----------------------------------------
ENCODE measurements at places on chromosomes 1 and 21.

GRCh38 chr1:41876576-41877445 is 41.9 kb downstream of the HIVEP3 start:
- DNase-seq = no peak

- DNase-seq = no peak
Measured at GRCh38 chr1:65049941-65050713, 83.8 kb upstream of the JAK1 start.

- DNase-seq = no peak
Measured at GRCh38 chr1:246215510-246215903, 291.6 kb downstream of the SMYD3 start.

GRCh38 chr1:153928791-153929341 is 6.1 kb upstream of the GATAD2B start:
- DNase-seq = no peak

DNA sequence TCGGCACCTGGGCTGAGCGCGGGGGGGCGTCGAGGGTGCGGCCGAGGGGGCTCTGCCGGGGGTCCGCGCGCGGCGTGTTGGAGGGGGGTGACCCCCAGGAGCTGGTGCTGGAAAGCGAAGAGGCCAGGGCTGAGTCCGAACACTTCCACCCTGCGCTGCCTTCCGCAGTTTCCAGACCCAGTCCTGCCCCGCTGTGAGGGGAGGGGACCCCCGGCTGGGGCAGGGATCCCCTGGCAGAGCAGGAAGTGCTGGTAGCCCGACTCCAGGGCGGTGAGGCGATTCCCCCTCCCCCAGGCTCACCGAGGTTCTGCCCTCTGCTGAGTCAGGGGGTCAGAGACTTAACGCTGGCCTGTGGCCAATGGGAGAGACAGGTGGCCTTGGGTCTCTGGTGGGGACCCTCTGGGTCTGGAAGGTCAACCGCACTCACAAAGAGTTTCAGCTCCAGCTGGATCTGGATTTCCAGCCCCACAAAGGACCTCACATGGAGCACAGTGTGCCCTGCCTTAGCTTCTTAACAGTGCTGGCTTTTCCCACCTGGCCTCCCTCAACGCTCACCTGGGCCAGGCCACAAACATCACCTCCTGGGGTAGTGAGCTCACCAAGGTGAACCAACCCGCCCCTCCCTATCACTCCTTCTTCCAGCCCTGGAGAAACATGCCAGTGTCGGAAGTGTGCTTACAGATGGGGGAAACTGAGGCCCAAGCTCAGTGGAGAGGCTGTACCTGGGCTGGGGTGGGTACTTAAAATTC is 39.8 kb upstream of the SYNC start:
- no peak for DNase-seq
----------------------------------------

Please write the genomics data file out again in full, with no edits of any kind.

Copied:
ENCODE measurements at places on chromosomes 1 and 21.

GRCh38 chr1:41876576-41877445 is 41.9 kb downstream of the HIVEP3 start:
- DNase-seq = no peak

- DNase-seq = no peak
Measured at GRCh38 chr1:65049941-65050713, 83.8 kb upstream of the JAK1 start.

- DNase-seq = no peak
Measured at GRCh38 chr1:246215510-246215903, 291.6 kb downstream of the SMYD3 start.

GRCh38 chr1:153928791-153929341 is 6.1 kb upstream of the GATAD2B start:
- DNase-seq = no peak

DNA sequence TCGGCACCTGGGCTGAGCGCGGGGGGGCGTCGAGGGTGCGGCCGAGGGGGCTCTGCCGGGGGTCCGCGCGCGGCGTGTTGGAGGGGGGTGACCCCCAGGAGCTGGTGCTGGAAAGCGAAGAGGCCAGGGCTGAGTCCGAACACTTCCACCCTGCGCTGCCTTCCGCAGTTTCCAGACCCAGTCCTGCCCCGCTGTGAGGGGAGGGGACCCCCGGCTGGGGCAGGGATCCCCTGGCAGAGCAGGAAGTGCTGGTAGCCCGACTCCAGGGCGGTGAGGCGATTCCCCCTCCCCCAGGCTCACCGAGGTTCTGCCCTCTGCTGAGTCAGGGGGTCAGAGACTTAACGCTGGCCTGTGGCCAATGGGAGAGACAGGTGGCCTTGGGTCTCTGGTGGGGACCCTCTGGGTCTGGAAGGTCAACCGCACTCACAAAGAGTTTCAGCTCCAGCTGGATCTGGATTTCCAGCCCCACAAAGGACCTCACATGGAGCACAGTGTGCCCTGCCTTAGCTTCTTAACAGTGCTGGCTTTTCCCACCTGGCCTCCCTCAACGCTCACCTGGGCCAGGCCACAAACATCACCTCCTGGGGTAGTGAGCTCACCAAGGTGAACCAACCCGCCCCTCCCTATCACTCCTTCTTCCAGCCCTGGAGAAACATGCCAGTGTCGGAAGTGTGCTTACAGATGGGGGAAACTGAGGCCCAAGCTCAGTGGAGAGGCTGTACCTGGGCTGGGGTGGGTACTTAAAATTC is 39.8 kb upstream of the SYNC start:
- no peak for DNase-seq